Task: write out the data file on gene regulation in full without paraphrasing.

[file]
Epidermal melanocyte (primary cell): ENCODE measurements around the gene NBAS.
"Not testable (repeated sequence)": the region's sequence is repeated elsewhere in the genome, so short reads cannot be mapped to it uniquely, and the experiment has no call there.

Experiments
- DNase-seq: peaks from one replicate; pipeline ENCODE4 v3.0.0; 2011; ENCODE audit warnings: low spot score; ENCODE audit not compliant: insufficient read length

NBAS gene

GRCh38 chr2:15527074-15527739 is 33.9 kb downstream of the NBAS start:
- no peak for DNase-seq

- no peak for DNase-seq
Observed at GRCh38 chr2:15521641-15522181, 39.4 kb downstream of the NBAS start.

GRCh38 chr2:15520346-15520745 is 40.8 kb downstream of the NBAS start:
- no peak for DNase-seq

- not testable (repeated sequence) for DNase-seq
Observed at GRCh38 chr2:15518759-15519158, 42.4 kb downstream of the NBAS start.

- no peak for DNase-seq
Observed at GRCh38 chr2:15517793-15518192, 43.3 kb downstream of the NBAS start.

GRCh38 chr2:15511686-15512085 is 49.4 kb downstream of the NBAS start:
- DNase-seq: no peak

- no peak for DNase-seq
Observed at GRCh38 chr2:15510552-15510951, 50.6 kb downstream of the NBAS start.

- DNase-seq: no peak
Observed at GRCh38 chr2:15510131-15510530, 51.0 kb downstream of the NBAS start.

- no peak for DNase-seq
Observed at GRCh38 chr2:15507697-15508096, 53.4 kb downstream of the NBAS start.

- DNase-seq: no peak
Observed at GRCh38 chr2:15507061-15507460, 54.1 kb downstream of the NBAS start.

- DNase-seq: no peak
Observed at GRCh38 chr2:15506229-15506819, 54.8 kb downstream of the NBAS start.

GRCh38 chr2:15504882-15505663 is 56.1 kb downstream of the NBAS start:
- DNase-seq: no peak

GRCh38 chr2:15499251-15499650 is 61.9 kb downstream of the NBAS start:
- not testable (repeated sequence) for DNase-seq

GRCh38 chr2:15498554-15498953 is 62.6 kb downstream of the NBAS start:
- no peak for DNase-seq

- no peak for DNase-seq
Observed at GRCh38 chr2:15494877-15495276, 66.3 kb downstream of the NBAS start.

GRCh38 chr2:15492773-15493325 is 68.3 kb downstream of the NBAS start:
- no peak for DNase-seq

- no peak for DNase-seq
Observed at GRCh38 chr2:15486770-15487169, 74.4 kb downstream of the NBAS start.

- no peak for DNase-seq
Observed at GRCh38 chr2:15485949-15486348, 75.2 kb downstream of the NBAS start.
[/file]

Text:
Epidermal melanocyte (primary cell): ENCODE measurements around the gene NBAS.
"Not testable (repeated sequence)": the region's sequence is repeated elsewhere in the genome, so short reads cannot be mapped to it uniquely, and the experiment has no call there.

Experiments
- DNase-seq: peaks from one replicate; pipeline ENCODE4 v3.0.0; 2011; ENCODE audit warnings: low spot score; ENCODE audit not compliant: insufficient read length

NBAS gene

GRCh38 chr2:15527074-15527739 is 33.9 kb downstream of the NBAS start:
- no peak for DNase-seq

- no peak for DNase-seq
Observed at GRCh38 chr2:15521641-15522181, 39.4 kb downstream of the NBAS start.

GRCh38 chr2:15520346-15520745 is 40.8 kb downstream of the NBAS start:
- no peak for DNase-seq

- not testable (repeated sequence) for DNase-seq
Observed at GRCh38 chr2:15518759-15519158, 42.4 kb downstream of the NBAS start.

- no peak for DNase-seq
Observed at GRCh38 chr2:15517793-15518192, 43.3 kb downstream of the NBAS start.

GRCh38 chr2:15511686-15512085 is 49.4 kb downstream of the NBAS start:
- DNase-seq: no peak

- no peak for DNase-seq
Observed at GRCh38 chr2:15510552-15510951, 50.6 kb downstream of the NBAS start.

- DNase-seq: no peak
Observed at GRCh38 chr2:15510131-15510530, 51.0 kb downstream of the NBAS start.

- no peak for DNase-seq
Observed at GRCh38 chr2:15507697-15508096, 53.4 kb downstream of the NBAS start.

- DNase-seq: no peak
Observed at GRCh38 chr2:15507061-15507460, 54.1 kb downstream of the NBAS start.

- DNase-seq: no peak
Observed at GRCh38 chr2:15506229-15506819, 54.8 kb downstream of the NBAS start.

GRCh38 chr2:15504882-15505663 is 56.1 kb downstream of the NBAS start:
- DNase-seq: no peak

GRCh38 chr2:15499251-15499650 is 61.9 kb downstream of the NBAS start:
- not testable (repeated sequence) for DNase-seq

GRCh38 chr2:15498554-15498953 is 62.6 kb downstream of the NBAS start:
- no peak for DNase-seq

- no peak for DNase-seq
Observed at GRCh38 chr2:15494877-15495276, 66.3 kb downstream of the NBAS start.

GRCh38 chr2:15492773-15493325 is 68.3 kb downstream of the NBAS start:
- no peak for DNase-seq

- no peak for DNase-seq
Observed at GRCh38 chr2:15486770-15487169, 74.4 kb downstream of the NBAS start.

- no peak for DNase-seq
Observed at GRCh38 chr2:15485949-15486348, 75.2 kb downstream of the NBAS start.